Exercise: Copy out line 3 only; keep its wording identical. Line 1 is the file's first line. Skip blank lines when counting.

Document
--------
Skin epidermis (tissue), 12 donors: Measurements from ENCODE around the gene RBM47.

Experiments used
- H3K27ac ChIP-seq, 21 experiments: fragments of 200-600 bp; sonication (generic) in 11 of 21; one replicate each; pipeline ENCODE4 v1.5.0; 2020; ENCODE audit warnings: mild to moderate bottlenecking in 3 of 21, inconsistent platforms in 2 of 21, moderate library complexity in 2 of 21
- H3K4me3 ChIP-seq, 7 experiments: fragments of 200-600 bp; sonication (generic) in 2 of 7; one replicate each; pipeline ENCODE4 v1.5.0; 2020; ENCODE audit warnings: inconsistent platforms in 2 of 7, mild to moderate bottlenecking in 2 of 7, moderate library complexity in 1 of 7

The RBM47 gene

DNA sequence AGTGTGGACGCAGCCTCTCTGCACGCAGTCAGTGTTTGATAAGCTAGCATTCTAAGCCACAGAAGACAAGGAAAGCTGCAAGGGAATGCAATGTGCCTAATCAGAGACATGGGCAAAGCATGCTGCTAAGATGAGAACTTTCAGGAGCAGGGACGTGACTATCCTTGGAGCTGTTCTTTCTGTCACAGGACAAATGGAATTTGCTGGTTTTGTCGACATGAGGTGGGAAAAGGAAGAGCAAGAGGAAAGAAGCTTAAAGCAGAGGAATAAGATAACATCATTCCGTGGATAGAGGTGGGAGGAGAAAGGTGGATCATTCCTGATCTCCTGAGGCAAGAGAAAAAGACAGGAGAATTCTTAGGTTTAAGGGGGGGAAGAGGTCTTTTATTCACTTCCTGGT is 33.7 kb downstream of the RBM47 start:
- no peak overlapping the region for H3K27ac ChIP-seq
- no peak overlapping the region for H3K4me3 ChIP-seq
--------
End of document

- H3K27ac ChIP-seq, 21 experiments: fragments of 200-600 bp; sonication (generic) in 11 of 21; one replicate each; pipeline ENCODE4 v1.5.0; 2020; ENCODE audit warnings: mild to moderate bottlenecking in 3 of 21, inconsistent platforms in 2 of 21, moderate library complexity in 2 of 21